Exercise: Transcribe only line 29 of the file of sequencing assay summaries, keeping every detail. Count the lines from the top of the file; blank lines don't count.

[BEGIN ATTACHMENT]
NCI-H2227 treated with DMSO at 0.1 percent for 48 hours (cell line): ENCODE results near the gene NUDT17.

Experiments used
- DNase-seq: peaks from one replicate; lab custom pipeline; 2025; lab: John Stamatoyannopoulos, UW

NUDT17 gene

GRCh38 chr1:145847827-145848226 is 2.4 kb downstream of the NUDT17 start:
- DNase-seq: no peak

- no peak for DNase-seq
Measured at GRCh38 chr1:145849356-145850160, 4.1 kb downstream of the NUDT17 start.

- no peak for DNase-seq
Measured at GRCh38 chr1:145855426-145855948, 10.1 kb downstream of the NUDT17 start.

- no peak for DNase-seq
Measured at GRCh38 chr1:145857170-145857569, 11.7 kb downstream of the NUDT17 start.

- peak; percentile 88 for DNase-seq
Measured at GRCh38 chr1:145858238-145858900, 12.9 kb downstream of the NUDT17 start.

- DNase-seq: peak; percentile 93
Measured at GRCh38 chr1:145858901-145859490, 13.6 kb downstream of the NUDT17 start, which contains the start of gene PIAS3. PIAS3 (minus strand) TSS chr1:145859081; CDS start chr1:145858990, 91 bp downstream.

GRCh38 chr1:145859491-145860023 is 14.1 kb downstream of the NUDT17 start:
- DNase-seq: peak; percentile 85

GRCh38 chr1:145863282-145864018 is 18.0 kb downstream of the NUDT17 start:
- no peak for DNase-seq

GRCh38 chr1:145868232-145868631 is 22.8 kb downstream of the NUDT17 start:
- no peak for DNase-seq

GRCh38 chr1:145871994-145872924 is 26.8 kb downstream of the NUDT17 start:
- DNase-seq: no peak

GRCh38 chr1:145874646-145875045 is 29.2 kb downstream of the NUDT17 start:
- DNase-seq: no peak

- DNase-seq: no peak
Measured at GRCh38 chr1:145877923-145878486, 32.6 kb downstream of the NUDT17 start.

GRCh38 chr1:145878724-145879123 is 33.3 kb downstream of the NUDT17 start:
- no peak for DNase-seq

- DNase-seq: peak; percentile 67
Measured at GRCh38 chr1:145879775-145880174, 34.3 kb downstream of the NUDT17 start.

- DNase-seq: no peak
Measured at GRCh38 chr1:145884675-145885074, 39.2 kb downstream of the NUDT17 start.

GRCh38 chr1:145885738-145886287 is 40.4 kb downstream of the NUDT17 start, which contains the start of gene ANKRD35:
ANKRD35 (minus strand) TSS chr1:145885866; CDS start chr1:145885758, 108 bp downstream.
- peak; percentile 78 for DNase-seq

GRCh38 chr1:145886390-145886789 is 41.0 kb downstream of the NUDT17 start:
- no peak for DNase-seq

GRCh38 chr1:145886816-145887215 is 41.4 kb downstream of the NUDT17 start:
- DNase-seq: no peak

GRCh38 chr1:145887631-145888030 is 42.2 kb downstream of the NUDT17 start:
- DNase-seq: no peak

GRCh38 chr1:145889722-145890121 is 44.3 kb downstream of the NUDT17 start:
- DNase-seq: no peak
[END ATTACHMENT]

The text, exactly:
GRCh38 chr1:145878724-145879123 is 33.3 kb downstream of the NUDT17 start: